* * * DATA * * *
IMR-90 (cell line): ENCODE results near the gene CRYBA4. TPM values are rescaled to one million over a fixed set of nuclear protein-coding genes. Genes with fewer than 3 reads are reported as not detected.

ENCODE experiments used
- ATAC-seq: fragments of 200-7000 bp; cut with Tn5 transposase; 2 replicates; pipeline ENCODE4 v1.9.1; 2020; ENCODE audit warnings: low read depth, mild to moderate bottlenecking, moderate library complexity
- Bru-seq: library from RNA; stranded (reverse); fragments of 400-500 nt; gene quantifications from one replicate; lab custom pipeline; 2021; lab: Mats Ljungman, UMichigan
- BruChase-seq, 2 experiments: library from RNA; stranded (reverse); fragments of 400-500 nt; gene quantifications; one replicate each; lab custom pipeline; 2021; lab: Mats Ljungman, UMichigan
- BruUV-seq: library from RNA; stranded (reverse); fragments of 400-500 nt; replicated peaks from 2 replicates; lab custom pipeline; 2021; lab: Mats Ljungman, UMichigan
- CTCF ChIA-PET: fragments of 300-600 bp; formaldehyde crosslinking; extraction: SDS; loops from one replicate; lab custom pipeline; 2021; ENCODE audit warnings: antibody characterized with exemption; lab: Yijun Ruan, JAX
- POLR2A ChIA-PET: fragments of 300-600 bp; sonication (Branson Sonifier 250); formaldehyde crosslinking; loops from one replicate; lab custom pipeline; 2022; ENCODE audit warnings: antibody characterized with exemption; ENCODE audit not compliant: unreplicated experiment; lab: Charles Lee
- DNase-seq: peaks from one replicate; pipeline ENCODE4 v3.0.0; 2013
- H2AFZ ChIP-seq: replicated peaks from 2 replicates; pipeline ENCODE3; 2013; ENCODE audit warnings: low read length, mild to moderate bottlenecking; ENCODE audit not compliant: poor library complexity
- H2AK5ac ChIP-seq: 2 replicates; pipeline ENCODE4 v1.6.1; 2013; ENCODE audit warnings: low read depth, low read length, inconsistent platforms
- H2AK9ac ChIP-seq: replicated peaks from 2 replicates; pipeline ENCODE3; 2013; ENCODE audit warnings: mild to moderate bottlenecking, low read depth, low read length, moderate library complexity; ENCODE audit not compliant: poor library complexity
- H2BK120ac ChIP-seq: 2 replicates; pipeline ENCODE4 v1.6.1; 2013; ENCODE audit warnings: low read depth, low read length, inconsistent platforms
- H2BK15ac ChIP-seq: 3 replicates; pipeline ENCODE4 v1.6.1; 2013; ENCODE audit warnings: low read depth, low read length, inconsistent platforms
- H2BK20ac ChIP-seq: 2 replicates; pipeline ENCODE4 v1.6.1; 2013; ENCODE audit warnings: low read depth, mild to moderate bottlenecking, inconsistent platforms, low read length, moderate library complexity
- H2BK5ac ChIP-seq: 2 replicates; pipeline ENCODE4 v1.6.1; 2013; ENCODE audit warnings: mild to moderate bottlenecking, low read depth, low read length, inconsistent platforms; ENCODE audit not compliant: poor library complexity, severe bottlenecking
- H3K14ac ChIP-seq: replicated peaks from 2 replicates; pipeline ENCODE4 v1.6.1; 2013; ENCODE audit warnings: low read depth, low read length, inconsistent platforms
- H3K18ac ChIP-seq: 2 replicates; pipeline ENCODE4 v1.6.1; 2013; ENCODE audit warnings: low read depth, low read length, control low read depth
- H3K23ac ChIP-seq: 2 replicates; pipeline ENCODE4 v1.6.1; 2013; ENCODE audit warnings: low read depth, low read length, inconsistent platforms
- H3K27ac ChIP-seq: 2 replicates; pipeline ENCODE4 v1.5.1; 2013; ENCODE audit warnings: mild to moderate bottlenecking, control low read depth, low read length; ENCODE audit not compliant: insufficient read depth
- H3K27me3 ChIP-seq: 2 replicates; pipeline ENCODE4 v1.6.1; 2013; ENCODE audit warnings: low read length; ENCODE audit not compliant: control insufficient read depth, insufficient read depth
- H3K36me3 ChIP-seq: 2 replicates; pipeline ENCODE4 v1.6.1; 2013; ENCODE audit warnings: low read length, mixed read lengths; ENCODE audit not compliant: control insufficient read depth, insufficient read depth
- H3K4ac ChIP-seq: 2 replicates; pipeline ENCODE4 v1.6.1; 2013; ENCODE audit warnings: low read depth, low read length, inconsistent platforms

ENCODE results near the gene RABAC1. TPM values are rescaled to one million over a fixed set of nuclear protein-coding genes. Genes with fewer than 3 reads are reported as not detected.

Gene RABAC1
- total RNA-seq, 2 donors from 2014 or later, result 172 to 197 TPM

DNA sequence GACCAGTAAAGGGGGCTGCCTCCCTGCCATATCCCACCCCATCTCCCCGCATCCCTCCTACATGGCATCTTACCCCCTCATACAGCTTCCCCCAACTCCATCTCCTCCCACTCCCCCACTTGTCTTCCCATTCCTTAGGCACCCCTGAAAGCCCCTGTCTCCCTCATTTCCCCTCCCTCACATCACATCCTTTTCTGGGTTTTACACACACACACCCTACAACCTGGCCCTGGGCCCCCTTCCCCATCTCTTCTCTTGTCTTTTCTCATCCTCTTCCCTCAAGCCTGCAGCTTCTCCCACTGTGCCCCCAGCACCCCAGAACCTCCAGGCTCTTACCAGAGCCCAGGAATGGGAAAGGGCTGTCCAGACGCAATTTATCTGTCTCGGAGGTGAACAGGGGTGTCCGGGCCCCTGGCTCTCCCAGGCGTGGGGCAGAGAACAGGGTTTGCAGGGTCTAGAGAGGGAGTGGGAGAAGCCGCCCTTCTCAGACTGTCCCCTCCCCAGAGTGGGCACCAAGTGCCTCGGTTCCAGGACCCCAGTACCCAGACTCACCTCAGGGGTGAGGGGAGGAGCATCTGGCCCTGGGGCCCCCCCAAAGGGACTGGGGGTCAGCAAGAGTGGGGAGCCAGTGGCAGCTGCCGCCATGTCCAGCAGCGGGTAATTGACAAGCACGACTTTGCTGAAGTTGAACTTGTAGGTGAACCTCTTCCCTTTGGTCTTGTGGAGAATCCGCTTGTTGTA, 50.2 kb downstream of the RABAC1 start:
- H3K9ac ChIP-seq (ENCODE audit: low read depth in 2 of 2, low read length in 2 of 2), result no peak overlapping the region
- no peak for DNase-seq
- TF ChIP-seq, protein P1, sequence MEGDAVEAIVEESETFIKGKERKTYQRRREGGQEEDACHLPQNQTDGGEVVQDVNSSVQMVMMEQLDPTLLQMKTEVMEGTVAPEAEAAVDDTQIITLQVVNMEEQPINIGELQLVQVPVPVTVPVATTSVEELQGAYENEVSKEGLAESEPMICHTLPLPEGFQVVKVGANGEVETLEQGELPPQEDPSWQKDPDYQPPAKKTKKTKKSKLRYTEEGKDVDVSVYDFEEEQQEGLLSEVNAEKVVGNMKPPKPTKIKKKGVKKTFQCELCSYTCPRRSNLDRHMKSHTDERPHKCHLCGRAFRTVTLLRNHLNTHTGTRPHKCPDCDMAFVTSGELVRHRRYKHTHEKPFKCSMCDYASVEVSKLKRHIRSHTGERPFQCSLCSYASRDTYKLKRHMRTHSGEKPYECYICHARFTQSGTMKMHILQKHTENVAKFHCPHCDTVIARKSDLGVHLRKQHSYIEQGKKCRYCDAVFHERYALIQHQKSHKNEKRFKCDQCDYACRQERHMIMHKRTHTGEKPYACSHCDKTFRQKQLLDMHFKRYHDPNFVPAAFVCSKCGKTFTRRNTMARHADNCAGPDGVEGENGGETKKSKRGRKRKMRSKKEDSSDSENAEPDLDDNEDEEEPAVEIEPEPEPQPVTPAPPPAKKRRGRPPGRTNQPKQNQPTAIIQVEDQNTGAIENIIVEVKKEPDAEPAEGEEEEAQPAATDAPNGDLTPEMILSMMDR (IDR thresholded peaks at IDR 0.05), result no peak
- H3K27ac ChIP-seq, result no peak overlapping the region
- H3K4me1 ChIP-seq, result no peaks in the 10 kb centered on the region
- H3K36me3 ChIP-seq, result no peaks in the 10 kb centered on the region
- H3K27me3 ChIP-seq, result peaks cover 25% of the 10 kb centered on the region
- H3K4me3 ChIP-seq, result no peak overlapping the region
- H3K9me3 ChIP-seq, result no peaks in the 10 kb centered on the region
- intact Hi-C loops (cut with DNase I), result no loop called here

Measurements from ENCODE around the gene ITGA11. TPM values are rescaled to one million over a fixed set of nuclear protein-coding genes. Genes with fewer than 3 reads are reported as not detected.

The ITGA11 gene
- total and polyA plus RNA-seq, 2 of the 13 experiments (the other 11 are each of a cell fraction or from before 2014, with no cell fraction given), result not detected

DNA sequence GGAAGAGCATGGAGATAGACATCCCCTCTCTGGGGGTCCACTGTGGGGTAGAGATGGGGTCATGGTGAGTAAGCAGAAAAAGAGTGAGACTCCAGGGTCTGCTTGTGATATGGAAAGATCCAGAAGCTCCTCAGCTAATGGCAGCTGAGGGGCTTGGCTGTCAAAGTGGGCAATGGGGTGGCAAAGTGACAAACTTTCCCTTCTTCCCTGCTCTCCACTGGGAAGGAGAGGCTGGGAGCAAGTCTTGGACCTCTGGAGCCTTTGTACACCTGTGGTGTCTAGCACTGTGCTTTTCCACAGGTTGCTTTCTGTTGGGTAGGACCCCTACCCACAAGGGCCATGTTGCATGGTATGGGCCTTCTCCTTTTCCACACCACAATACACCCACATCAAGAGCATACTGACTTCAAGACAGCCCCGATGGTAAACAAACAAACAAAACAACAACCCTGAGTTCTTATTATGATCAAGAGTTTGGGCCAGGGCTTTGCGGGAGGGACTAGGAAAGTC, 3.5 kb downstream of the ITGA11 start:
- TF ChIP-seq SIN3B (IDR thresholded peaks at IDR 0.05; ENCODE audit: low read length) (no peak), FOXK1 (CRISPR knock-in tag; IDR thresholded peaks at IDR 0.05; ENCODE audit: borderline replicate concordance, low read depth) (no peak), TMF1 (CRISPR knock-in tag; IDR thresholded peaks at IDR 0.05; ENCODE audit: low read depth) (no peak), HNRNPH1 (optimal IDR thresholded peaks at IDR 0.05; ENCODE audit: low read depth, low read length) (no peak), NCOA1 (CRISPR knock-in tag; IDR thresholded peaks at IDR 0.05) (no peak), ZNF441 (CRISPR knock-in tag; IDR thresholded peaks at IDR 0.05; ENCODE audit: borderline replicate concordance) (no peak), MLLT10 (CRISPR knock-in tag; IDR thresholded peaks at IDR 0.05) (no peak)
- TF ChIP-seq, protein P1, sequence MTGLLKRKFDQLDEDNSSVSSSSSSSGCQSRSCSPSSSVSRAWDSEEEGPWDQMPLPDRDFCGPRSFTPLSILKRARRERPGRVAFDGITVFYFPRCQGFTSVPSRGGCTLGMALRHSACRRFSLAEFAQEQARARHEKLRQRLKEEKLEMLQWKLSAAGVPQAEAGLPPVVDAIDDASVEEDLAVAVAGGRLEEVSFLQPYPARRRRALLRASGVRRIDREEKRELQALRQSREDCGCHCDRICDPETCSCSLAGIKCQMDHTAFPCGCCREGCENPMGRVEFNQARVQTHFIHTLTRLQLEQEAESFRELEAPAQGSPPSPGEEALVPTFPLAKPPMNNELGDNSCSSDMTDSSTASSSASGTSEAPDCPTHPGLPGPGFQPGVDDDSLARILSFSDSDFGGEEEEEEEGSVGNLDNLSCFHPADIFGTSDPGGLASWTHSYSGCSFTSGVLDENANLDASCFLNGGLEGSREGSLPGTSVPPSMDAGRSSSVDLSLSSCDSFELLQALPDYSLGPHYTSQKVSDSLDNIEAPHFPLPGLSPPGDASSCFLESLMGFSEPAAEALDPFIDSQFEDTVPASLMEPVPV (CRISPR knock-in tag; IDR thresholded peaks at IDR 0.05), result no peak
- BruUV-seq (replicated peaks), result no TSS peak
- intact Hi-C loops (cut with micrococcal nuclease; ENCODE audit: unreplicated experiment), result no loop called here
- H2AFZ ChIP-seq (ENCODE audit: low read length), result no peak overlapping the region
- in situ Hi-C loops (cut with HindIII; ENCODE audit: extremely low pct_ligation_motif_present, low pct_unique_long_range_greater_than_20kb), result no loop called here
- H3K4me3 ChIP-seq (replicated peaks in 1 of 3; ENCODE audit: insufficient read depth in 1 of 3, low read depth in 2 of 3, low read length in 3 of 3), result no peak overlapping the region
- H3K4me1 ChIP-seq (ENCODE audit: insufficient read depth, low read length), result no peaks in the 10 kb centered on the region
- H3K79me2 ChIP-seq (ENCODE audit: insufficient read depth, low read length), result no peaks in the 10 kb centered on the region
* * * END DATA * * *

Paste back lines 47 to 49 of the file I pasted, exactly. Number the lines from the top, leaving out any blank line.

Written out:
- in situ Hi-C loops (cut with HindIII; ENCODE audit: extremely low pct_ligation_motif_present, low pct_unique_long_range_greater_than_20kb), result no loop called here
- H3K4me3 ChIP-seq (replicated peaks in 1 of 3; ENCODE audit: insufficient read depth in 1 of 3, low read depth in 2 of 3, low read length in 3 of 3), result no peak overlapping the region
- H3K4me1 ChIP-seq (ENCODE audit: insufficient read depth, low read length), result no peaks in the 10 kb centered on the region